Divorce and family law involve the legal process of terminating a marriage and the application and award of spousal support, child custody, child support, and distribution of properties, among many others. Divorce may be certified by a court of law to dissolve the legalization of a marriage in some jurisdictions. The terms of divorce must be determined by court under the family law which deals with family-related issues which terminates a relationship and ancillary matters including annulment, property settlements, alimony, parental responsibility, and more. |
The earliest written laws on divorce can be found in the Code of Hammurabi which was first introduced in ancient Babylonia. Ancient Greeks and Romans were allowed to divorce through requests made to magistrates and after proper and serious circumspection. However, divorce was restricted during the reign of emperors Constantine and Theodosius who were both Christians. Subsequent years saw the influence of the Christian Church on the prohibition of divorce. However, as early as the 11th century, even though divorce was prohibited, annulment of marriage was quite popular. This is also referred to as legal separation which physically separate husbands and wives and forbid them to live together. The church authority determine the grounds for annulment because civil courts during this time had no power over marriage and divorce.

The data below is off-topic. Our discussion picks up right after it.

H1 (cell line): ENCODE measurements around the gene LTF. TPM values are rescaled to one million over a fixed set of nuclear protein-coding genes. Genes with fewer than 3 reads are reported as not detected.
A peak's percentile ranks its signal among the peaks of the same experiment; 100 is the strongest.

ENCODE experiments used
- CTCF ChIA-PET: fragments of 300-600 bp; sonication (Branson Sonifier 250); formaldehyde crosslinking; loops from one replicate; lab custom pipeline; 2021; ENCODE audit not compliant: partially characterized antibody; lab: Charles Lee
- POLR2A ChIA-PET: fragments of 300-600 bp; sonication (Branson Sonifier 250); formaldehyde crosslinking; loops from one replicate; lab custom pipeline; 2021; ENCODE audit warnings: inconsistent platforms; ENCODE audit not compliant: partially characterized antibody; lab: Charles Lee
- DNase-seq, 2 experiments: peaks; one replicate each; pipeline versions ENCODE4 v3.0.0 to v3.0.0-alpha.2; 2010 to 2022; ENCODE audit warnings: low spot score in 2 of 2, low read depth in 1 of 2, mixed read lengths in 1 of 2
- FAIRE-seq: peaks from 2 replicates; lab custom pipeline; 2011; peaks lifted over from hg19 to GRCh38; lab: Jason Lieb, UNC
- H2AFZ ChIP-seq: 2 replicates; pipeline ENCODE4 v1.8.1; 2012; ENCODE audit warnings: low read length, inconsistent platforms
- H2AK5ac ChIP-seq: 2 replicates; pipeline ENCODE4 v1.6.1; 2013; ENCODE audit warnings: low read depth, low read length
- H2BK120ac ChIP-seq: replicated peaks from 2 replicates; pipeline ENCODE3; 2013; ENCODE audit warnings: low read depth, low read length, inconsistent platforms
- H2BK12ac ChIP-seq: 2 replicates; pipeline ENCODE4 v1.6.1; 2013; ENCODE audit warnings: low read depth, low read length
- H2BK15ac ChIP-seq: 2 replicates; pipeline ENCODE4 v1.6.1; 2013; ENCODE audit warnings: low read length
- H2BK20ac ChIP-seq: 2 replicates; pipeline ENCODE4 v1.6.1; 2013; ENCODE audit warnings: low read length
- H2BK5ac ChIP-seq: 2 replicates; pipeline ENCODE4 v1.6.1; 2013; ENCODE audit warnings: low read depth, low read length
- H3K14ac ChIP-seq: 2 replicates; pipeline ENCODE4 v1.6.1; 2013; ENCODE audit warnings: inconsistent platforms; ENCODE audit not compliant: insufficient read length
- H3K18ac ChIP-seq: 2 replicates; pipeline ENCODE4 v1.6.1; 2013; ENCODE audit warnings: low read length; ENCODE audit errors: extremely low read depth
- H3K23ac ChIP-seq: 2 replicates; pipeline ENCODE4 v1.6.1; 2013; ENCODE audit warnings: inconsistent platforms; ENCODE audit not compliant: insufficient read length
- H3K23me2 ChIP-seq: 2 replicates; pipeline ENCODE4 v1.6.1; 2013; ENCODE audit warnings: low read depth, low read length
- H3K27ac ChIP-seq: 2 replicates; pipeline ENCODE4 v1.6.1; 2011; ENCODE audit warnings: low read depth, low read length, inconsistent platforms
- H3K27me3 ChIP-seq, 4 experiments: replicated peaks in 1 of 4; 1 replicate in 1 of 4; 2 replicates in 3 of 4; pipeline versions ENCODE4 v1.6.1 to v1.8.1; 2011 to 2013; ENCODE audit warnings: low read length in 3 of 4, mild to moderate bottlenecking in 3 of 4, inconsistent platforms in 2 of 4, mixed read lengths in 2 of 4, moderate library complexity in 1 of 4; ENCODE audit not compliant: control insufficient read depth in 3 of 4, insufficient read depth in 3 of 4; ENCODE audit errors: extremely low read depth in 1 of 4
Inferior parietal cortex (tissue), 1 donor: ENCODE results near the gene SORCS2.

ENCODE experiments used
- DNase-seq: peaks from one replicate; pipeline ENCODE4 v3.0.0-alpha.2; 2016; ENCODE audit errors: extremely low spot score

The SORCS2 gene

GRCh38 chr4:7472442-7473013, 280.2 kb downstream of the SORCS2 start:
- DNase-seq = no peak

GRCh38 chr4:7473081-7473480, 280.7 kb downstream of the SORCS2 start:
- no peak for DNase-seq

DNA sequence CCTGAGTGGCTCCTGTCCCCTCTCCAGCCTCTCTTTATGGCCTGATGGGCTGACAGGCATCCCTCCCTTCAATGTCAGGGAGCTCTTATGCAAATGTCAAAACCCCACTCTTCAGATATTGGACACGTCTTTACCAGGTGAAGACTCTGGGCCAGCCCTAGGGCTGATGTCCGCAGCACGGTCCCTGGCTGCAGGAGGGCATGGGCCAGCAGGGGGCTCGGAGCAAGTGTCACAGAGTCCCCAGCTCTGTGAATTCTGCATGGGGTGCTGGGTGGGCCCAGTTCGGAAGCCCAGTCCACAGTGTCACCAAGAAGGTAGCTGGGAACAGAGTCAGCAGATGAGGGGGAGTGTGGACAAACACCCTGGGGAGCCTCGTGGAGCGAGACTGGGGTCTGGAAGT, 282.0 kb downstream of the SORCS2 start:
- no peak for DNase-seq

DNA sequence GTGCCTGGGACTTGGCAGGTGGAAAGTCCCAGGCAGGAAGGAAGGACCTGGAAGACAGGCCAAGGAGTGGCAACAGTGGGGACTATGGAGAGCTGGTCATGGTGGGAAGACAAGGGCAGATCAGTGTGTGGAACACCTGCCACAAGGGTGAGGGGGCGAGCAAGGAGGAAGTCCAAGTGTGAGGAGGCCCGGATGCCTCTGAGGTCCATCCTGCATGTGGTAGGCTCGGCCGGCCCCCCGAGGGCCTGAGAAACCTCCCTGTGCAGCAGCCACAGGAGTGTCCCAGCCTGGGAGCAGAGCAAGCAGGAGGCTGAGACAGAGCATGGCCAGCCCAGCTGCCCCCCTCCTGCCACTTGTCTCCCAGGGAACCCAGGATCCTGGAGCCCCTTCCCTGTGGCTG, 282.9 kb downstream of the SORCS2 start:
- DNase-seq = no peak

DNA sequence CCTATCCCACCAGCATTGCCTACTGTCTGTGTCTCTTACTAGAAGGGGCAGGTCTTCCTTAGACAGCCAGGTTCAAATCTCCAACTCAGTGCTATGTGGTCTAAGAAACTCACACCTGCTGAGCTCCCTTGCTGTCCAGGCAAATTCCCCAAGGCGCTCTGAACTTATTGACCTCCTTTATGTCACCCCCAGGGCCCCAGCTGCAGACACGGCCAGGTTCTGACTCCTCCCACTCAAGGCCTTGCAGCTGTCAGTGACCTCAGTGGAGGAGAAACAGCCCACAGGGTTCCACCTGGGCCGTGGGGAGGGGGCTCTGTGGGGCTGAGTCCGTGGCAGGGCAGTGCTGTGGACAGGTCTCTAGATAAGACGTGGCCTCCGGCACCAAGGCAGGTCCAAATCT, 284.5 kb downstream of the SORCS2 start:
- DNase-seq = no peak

Family law, on the other hand, may also have its roots in ancient times when the welfare of the family especially of the children were given enough consideration and importance. In the United States, laws governing the family were enacted after the Revolution which covered marriage, child rearing, illegitimacy, and other family relations. The first family law book entitled Domestic Relations was published in 1870 and this institutionalized the basic divisions of the law and its fundamental ideological commitments such as the primacy of individual choice in marriage and parental control of child rearing. Other policies under the family law during this era included common law marriage, abortion before the first fetal movements, illegitimate children's rights, and adoption of judicial divorce.
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